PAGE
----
Sunday, 1 July 2018

Like, like is now like an inlikefix, and linguists are like, "how unlikelikely!"

quote [ Like has undergone radical developments in modern English. It can function as a hedge (‘I’ll be there in like an hour’), a discourse particle (‘This like serves a pragmatic function’), and a sentence adverb (‘It’s common in Ireland, like’). More recent is the so-called quotative like (‘I’m like, Whoa!’). This became widely established impressively fast and is leading to some remarkable usages in younger generations: children saying things like ‘What’s Ernie like?’ to mean ‘What’s Ernie saying?’ The latest novel use to which like is being put is as an infix. Infixes are a pretty small set in English, so a new one is a genuine surprise, linguistically. In some ways it is unlikeprecedented. ]

[SFW] [literature] [+5 Interesting]
[by Ankylosaur@3:02amGMT]


mechanical contrivance said @ 2:32pm GMT on 2nd Jul [Score:1 laz0r]
yogi said @ 3:11am GMT on 1st Jul
From Taylor Mali: Like Lilly Like Wilson

I’m writing the poem that will change the world, and it’s Lilly Wilson at my office door.
Lilly Wilson, the recovering like addict,
the worst I’ve ever seen.
So, like, bad the whole eighth grade
started calling her Like Lilly Like Wilson Like.
‘Until I declared my classroom a Like‐Free Zone,
and she could not speak for days.

But when she finally did, it was to say,
Mr. Mali, this is . . . so hard.
Now I have to think before I . . . say anything.

Imagine that, Lilly.

It’s for your own good.
Even if you don’t like . . .

I’m writing the poem that will change the world,
and it’s Lilly Wilson at my office door.
Lilly is writing a research paper for me
about how homosexuals shouldn’t be allowed
to adopt children.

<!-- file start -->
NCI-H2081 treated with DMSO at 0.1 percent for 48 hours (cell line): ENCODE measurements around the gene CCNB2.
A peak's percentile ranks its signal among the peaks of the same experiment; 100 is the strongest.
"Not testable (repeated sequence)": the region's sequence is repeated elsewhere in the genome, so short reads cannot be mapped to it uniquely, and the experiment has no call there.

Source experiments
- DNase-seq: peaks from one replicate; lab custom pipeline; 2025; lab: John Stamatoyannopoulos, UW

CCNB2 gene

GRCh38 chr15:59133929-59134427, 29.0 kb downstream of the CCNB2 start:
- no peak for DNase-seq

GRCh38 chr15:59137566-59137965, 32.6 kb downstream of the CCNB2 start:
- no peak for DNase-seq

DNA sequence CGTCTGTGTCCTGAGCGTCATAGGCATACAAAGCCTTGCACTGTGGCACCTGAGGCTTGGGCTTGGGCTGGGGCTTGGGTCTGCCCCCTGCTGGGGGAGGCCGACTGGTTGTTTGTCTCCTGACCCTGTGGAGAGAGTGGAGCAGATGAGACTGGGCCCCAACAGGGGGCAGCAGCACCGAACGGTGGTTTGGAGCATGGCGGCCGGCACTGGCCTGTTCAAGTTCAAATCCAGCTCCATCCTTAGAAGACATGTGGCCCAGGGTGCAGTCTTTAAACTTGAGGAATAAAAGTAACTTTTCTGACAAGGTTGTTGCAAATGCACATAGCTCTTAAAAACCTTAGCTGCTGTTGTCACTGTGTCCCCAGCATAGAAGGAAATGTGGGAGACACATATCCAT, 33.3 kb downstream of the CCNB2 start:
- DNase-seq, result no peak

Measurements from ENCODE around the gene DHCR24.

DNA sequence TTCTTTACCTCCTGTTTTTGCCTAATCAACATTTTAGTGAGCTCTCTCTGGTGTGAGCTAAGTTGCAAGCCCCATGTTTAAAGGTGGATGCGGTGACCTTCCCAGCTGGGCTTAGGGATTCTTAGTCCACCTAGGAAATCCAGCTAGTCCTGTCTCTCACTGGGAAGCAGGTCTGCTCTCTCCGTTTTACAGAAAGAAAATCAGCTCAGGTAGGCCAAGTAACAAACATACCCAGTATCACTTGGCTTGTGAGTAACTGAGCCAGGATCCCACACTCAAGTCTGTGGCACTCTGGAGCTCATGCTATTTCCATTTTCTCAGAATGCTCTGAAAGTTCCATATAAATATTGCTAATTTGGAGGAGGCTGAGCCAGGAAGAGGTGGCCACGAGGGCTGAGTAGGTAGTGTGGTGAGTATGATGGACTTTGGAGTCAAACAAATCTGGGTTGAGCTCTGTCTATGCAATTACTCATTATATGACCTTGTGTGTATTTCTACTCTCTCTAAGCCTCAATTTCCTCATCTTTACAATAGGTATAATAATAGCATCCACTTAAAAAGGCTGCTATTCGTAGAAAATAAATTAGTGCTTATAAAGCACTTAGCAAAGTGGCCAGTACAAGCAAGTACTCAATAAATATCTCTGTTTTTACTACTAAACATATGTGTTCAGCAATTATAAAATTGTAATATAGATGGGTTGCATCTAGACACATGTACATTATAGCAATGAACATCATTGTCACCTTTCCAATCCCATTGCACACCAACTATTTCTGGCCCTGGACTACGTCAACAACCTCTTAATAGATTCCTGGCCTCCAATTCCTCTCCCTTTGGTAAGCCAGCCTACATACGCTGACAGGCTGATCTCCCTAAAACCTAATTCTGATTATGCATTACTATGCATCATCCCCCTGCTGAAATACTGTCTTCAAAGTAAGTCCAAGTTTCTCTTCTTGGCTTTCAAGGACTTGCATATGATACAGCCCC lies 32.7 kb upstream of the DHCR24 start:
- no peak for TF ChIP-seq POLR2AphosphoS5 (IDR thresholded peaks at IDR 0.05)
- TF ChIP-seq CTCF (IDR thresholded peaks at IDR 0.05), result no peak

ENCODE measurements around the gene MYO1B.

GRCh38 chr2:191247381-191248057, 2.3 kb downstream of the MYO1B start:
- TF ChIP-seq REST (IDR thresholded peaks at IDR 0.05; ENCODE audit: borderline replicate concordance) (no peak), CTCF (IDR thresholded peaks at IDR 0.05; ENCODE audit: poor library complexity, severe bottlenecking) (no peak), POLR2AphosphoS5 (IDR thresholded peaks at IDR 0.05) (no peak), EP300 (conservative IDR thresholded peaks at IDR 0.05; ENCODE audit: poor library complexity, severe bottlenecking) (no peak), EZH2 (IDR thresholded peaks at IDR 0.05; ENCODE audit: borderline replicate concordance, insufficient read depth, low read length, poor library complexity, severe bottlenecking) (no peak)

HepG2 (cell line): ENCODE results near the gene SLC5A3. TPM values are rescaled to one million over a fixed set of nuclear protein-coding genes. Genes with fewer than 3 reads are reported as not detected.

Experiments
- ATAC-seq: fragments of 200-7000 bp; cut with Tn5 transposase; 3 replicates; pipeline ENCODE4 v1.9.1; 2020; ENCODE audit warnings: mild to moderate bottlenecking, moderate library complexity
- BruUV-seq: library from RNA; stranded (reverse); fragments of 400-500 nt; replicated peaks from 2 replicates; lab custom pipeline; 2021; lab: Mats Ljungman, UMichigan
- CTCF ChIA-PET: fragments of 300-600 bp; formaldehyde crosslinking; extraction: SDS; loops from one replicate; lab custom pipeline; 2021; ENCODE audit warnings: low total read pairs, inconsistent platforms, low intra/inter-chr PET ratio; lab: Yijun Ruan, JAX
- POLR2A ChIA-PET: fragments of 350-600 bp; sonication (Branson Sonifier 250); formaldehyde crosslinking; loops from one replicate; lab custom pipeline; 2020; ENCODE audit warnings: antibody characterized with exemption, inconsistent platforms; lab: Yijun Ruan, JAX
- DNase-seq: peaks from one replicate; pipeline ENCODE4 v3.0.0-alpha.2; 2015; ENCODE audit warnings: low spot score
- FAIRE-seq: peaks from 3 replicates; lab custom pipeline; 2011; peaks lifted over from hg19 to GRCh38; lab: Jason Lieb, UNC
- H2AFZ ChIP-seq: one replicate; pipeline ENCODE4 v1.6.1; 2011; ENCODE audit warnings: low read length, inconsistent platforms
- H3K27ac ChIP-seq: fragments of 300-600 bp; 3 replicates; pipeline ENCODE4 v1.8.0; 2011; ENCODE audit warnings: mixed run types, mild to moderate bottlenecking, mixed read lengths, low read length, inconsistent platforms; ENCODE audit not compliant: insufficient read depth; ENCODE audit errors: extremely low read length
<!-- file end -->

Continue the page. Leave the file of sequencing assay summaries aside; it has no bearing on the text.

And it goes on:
I’m writing the poem that will change the world,
and it’s Like Lilly Like Wilson at my office door.

She’s having trouble finding sources,
which is to say, ones that back her up.
They all argue in favor of what I thought I was against.

And it took four years of college,
three years of graduate school,
and every incidental teaching experience I have ever had
to let out only,

Well, that’s a real interesting problem, Lilly.
But what do you propose to do about it?

That’s what I want to know.

And the eighth-­‐grade mind is a beautiful thing;
Like a new-­‐born baby’s face, you can often see it
change before your very eyes.

I can’t believe I’m saying this, Mr. Mali,
but I think I’d like to switch sides.

And I want to tell her to do more than just believe it,
but to enjoy it!
That changing your mind is one of the best ways
of finding out whether or not you still have one.
Or even that minds are like parachutes,
that it doesn’t matter what you pack
them with so long as they open
at the right time.
O God, Lilly, I want to say
you make me feel like a teacher,
and who could ask to feel more than that?
I want to say all this but manage only,
Lilly, I am like so impressed with you!

So I finally taught somebody something,
namely, how to change her mind.
And learned in the process that if I ever change the world
it’s going to be one eighth grader at a time.
Hugh E. said @ 3:19am GMT on 1st Jul
As if.
arrowhen said @ 3:51am GMT on 1st Jul
Shyeah! Right!
Menchi said @ 4:44am GMT on 1st Jul
I must officially be old now, because I could not for the life of me (for the like of me?) get their examples to flow at all, whether verbally or mentally.
Un-fucking-believeable: No problem.
Scrum-diddly-umptious: Sure.
In-like-credible: How the fuck?
Ankylosaur said @ 5:20am GMT on 1st Jul [Score:1 Yep ]
"For like ever" definitely flows better, arguably because it's not really an infix, since it's more of a discourse particle or hedge in the primitive phrase "for ever" and can be said the same as "for, like, a long time". With in-like-credible you have to just take it as an emphasis, the same as with fucking/bloody infixes, only I would put the verbal emphasis on the credible part, whereas fucking gets the verbal emphasis in un-fucking-believable.
Hugh E. said @ 4:59am GMT on 1st Jul
Like: It's the new fuckin'.
backSLIDER said @ 6:02am GMT on 1st Jul
Think silicon valley and valley girl. Honestly the infix thing for the word like was in southern california 30 years ago. I was taught that it wasn't proper English and I had become pervasive enough in my speach that I found it annoying. I cut it out almost entirely. The hedge way of using it has been around longer. I think the sentance adverb usage has probably been the latest and maybe helped propagate the other uses.
eggboy said @ 12:46am GMT on 2nd Jul
I really don't mind the over-use of like, and didn't get what all the hate was about, until I started to hear it as said by a californian. That lazy, slightly nasal, uneducated west coast porn star accent makes almost anything unlistenable, and it's very associated with the over-use of "like".

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